When the Center Cannot Hold

May 24, 2015

Santa Fe

Looking out across the world today one is struck with the degree to which things are falling apart. Words to this effect were first penned by William Butler Yeats in 1919, and that was indeed a time of chaos. As Yeats predicted, the center did not hold, and thereafter monarchies, empires, and governments that had provided global stability collapsed and were slowly reconfigured.


Now again, the world order seems to be dissolving around us.  In recent elections in Britain, nationalists surged into dominance in Scotland, carrying with them the implied promise to raise again the issue of Scotland's secession. In 1603, England was for the first time ruled by a Scottish king, and in 1707 the two countries unified as the United Kingdom. Now, they threaten to come apart, disuniting the United Kingdom.  In addition, David Cameron the leader of the victorious Tories has promised a referendum on the question whether Great Britain should withdraw from the European Union. That debate will put the whole concept of the European Union on trial.


At the same time, conversations to alleviate Greece's debt crisis appear deadlocked.  If these negotiations are not successful, Greece, too, threatens to withdraw from the European Union and if they go the speculation is that Portugal, Ireland, Spain, and maybe even Italy, will reconsider the benefits of the austerity imposed upon them by northern Europeans.


Mediterranean Europeans have long survived and prospered with a good deal of personal government, including payoffs, bribes, and family networks that we call corruption but that they find natural and maybe even essential. They might rather stick to the old ways then bow to Angela Merkle’s austerity.  It is instructive that when, in 1985, Mikhail Gorbachev attempted to cut out these personal deals, or personal government, and establish the rule of law in the Soviet Union he failed. Populations like his that had survived for generations on personal networks didn’t like to see those deals replaced by some abstract principle like the law. Vladimir Putin has, of course, completely reestablished personal government in Russia and the masses are not objecting very much because this is what they consider more natural and collegial than democracy.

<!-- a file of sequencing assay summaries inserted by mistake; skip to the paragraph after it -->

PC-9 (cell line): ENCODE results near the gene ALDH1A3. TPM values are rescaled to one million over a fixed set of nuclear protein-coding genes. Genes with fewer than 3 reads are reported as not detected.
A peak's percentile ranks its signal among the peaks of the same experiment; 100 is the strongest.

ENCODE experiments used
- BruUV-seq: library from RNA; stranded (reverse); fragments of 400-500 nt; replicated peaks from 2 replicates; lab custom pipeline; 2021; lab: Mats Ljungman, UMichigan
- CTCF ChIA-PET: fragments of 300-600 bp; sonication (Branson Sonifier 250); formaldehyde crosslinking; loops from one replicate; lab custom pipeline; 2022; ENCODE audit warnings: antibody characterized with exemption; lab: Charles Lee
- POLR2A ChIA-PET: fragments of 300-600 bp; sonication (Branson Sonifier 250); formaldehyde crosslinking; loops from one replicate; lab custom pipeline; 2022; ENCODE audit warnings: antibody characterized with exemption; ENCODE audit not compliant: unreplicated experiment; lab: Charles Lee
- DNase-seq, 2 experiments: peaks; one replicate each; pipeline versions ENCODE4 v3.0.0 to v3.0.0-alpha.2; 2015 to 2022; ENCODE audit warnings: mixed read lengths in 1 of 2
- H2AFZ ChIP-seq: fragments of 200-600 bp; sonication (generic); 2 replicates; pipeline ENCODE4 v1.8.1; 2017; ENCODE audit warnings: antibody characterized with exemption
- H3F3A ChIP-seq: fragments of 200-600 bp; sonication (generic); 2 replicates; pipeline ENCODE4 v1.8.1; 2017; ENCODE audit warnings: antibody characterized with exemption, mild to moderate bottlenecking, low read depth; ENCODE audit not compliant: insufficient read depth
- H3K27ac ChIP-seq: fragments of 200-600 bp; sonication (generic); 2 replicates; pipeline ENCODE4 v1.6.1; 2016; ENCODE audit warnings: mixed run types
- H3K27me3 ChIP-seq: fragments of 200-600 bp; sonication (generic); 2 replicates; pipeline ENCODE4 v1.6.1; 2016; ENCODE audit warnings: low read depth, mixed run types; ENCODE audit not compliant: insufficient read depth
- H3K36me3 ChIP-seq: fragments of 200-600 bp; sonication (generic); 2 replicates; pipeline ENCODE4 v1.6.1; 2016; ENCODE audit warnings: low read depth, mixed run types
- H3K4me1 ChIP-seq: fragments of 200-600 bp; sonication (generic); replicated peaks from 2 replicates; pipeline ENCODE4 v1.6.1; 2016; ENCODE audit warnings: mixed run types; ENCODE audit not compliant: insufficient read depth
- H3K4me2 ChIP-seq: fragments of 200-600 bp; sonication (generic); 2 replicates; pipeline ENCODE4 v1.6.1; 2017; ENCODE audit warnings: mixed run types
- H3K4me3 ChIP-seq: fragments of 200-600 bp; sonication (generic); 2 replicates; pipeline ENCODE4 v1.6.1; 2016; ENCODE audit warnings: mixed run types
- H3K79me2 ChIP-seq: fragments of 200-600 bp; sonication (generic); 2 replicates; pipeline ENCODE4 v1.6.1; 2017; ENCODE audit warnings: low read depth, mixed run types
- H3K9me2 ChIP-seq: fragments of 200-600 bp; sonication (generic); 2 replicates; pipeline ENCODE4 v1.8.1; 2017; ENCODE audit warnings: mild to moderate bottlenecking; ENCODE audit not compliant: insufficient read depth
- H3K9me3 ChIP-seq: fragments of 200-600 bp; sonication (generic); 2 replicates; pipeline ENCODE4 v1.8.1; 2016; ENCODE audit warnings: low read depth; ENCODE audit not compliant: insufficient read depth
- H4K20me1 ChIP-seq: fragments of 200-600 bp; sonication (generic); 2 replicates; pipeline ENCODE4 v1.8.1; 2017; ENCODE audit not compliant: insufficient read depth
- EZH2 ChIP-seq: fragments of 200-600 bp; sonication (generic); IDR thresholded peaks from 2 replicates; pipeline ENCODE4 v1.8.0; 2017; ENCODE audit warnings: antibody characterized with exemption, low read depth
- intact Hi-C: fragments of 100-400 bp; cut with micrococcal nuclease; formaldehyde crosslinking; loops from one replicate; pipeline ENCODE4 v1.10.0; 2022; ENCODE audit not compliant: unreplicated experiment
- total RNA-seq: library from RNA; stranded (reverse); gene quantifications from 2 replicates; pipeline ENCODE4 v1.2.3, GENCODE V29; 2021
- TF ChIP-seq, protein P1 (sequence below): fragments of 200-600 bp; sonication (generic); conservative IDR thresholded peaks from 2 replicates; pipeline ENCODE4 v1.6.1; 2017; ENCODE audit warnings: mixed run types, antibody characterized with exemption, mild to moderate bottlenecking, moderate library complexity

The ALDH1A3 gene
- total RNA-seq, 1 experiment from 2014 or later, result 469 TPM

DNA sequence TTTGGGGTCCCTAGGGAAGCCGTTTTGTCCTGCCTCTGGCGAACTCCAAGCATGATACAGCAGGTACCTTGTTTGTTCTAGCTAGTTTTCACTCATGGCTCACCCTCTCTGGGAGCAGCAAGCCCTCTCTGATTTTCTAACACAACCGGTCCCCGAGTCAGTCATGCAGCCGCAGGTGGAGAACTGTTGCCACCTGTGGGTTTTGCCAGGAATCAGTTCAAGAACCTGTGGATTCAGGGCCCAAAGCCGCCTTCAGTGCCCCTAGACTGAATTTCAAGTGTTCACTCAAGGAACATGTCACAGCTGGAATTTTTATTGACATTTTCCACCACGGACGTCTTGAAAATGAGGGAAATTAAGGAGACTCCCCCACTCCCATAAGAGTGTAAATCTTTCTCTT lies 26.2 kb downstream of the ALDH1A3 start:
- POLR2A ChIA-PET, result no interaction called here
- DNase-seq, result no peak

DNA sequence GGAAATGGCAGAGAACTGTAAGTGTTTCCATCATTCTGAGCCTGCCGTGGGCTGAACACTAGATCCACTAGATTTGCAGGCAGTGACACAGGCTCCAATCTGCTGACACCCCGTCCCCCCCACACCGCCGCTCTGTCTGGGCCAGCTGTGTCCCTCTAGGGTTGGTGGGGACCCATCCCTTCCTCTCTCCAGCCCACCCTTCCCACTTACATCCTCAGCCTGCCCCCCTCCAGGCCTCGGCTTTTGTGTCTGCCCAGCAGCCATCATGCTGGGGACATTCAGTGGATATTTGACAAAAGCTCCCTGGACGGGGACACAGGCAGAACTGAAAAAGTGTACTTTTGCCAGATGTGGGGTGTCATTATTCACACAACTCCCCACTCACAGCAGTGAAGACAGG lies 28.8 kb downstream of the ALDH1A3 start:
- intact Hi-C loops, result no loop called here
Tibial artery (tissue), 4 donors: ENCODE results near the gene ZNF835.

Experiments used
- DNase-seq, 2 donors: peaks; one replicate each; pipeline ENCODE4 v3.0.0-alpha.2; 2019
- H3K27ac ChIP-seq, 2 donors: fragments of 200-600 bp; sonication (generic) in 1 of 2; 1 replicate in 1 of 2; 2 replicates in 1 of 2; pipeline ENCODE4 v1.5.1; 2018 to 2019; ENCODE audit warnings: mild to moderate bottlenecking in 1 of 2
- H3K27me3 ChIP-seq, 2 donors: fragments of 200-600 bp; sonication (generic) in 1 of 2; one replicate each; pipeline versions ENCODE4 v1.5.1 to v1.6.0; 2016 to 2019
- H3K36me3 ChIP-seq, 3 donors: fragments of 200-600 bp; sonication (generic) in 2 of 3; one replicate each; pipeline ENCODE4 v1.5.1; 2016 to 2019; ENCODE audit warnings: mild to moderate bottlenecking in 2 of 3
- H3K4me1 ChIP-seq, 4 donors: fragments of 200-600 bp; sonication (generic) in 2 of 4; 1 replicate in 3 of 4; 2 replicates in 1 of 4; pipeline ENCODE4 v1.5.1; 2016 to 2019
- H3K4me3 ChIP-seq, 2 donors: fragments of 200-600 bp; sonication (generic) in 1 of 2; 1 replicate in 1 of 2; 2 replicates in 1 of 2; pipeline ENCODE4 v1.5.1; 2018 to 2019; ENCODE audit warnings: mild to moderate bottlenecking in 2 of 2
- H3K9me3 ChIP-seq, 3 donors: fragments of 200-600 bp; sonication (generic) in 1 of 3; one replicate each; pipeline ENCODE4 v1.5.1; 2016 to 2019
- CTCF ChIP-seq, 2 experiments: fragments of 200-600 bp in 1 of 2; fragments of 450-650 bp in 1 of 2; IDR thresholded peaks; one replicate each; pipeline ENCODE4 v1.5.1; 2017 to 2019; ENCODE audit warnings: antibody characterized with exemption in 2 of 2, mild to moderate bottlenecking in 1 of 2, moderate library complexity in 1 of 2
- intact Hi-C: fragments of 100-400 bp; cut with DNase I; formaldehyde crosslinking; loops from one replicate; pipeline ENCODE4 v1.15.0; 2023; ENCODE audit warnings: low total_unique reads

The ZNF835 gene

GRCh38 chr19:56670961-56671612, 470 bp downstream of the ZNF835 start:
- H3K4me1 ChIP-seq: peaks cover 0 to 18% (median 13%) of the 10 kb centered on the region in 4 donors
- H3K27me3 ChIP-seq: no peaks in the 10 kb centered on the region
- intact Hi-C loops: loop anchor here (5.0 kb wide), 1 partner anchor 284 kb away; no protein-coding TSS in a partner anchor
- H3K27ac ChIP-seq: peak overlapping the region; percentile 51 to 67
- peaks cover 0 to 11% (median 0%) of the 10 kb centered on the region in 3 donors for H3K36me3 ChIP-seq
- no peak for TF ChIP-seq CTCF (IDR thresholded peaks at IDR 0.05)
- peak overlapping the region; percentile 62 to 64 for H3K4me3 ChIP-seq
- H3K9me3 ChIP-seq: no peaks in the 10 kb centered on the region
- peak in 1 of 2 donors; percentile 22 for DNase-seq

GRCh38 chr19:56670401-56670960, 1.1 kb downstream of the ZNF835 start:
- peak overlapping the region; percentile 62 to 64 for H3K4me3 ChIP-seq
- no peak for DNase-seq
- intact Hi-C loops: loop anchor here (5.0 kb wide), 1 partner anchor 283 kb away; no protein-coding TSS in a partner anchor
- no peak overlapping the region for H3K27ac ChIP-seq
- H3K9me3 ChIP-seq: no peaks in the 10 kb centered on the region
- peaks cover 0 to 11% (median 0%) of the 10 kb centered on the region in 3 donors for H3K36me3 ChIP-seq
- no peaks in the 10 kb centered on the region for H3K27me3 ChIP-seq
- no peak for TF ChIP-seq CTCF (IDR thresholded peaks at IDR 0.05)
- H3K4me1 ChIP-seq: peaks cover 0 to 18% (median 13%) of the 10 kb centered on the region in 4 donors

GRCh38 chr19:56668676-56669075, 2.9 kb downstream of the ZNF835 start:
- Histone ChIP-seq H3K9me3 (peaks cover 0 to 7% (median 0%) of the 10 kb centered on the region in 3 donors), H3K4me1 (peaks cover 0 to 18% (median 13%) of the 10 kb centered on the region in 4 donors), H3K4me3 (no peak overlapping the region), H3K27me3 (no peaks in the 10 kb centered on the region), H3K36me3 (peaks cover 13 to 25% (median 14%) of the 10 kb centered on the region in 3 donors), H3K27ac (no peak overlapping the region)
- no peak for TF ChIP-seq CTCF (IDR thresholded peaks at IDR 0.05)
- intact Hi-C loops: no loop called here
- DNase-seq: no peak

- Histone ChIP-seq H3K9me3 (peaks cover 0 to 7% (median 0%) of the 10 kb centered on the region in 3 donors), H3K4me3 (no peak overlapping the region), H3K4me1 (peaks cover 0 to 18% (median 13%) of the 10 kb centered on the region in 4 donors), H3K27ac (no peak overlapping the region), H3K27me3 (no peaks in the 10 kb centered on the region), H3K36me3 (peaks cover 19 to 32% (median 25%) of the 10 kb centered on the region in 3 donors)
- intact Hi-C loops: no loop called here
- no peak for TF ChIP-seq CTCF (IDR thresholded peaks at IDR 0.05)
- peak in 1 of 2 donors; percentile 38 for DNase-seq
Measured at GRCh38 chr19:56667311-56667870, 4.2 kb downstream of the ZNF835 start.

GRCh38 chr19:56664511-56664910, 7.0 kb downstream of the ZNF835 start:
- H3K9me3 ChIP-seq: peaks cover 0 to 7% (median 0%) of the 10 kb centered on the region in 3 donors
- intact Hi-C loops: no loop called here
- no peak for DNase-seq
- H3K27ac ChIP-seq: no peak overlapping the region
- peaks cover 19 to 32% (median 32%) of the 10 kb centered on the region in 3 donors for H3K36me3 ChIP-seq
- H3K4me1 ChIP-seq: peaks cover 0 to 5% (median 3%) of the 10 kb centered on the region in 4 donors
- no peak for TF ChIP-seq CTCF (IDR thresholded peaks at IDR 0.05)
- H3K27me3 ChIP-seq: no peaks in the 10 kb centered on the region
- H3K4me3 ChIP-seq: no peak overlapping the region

Down on the eastern Mediterranean where democracy has never seemed natural, Syria has been in civil war for the last four years. Iraq is again torn apart by war, this time with the Islamic State, and has lost control over much of the territory for which the US fought.  Altogether the principle of a unified Syria, or a unified Iraq, which was to be established according to boundaries set by the European powers in Paris after World War I, does not hold for millions of Syrians or Iraqis. By attempting to impose a national principle, the Western powers have attempted to create an adhesive stronger than either tribal or religious principles and they have so far not succeeded.


In Africa, Libya and Somalia are failed states, completely unable to establish national governments.  In Yemen, Shias and Sunnis are also engaged in a disastrous civil war as their sponsors in Saudi Arabia and Iran pour gas on the flames, supplying arms to opposing factions, destroying civilization.


The civilian suffering that now runs from Libya to Somalia, to Syria, through Iraq, and down to Yemen, is incalculable. Hundreds and thousands of refugees seeking to escape are being turned away from Europe and Turkey as national principles and our own historic identities trump compassion. The West has no substitute for the national principle, but in these times of chaos, women and children, destitute and hungry, on their own, are left out by that principle.  Perhaps they hope for us to find a religious principle buried deep in our own traditions that might be more compelling than nationalism. But we have not yet found it.


In Ukraine, Vladimir Putin has carved out the eastern industrial sector of the country crippling the government in Kiev and the likelihood is that the Ukraine that we have known in the post-Soviet period will not be reassembled. That is to say that the post-Soviet organization of states, having already been disrupted by the annexation of Crimea, is not holding firm and it too is dissolving.


The Obama administration is seeking to establish coherence among commercial nations through the development of a new Transpacific Partnership Agreement. This agreement would, in a limited way, establish a kind of rule of law between investors and states among 12 nations in the Pacific. The upside is that investors could count upon legal procedures to protect their investments in a wide geographic area. The coherent philosophy, the tie that binds, is the idea of free trade and allegiance to the free market. Unfortunately for Obama and his Republican supporters on this measure, a great many Democrats in Congress consider the new agreement to be extremely damaging to labor and environmental interests. The administration has not made public provisions with sufficient sufficient teeth to enforce protections for these interests, and therefore the president's coalition in the Congress is falling apart.


That is to say that in the world order today, one more potential unifying theme is under great duress, and this time the unrest coming from well-informed constituencies in our own country.